Second, the Dryden court’s reliance on analogous case law in Pennsylvania and Colorado is puzzling. One of the Pennsylvania cases cited, Huntley & Huntley, involved the denial of a conditional use permit to one company for one gas well on two single-family residential parcels. The second Pennsylvania case cited—Pennaco Oil Co.—concluded that limited zoning regulations prohibiting gas drilling within the flight path of an airport runway, and imposing setback and screening requirements was the proper use of zoning authority (i.e., the “where”). And the final Pennsylvania case cited—Range Resources—held that a town-wide ordinance imposing substantive restrictions on oil and gas development was preempted by state law. Perhaps most remarkably, the Dryden court cited as support the Colorado case Voss v. Lundvall Brothers, where an en banc panel of the Colorado Supreme Court held:

“[T]he state’s interest in efficient development and production of oil and gas in a manner preventative of waste and protective of the correlative rights of common-source owners and producers to a fair share of production profits preempts a home-rule city from totally excluding all drilling operations within the city limits.”

None of these cases support the court’s position.

In the end, the courts must balance municipal police power (including limited authority to protect the environment) with the state’s duties to ensure the well-being of its citizens, the environment, and  continued economic viability.  The latter depends greatly on consistent, certain, and efficient regulation. The Dryden and Middlefield decisions appear to have gone too far. Ironically, the best exposition of how courts typically strike this balance may be found in the Range Resources Pennsylvania Supreme Court opinion cited by the Dryden court:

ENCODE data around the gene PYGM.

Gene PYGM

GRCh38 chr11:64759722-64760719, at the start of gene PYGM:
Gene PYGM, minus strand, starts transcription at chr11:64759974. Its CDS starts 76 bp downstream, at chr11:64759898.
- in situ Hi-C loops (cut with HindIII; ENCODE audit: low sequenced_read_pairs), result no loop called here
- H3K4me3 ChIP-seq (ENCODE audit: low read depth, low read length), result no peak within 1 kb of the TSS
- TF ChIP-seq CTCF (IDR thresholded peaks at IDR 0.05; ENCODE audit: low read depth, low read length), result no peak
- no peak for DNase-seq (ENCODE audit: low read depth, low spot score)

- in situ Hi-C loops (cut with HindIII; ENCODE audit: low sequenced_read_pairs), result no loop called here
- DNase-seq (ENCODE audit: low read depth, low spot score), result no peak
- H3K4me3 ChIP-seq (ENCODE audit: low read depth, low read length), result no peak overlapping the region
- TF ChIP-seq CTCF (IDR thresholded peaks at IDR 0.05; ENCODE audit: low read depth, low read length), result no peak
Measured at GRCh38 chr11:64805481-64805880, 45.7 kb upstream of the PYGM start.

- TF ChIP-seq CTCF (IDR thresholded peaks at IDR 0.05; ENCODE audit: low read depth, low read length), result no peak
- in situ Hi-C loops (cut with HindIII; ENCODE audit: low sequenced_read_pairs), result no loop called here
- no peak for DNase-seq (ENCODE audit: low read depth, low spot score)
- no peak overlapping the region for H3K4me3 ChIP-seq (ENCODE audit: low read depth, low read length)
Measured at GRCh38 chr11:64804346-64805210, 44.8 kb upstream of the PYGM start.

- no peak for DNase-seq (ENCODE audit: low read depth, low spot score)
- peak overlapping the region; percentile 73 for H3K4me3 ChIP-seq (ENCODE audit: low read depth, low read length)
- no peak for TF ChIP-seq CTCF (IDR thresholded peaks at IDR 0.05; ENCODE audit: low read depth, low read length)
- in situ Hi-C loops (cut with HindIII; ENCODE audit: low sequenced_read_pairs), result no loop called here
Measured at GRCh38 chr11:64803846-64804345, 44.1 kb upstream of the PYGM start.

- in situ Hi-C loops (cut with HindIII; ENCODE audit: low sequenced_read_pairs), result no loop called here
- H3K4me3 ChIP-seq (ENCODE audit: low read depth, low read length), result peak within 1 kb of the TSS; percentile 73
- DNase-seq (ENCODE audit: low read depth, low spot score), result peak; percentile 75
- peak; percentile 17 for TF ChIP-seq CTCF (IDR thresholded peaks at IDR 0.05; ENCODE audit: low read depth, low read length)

“Although the township expresses laudable goals in its concern for the health, safety and property of its citizens, the hazardous nature of oil and gas well drilling operations, and the potential for an adverse impact on environmental resources, those purposes have been addressed by the legislature in the passage of the act. While the township may have traditionally been able to pursue such purposes, once the state has acted pursuant to those purposes, the township is foreclosed from exercising that police power. [T]he comprehensive nature of the statutory scheme regulating oil and gas well operations reflects a need for uniformity so that the purposes of the legislature can be accomplished.”

This is the majority position, widely adopted throughout the country. To hold otherwise renders the structure of home rule meaningless, and in this case would nullify the New York Assembly’s decision to preempt the field of oil and gas regulation.  The New York State Court of Appeals would be on solid ground in overturning the drilling bans in Dryden and Middlefield.

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Eric Waeckerlin is an associate in the Washington, D.C., office of Kelley Drye & Warren. Kelley Drye’s Fracking Insider blog provides analysis of key regulatory, legislative, legal and economic developments related to the use of hydraulic fracturing (fracking) in the natural gas industry.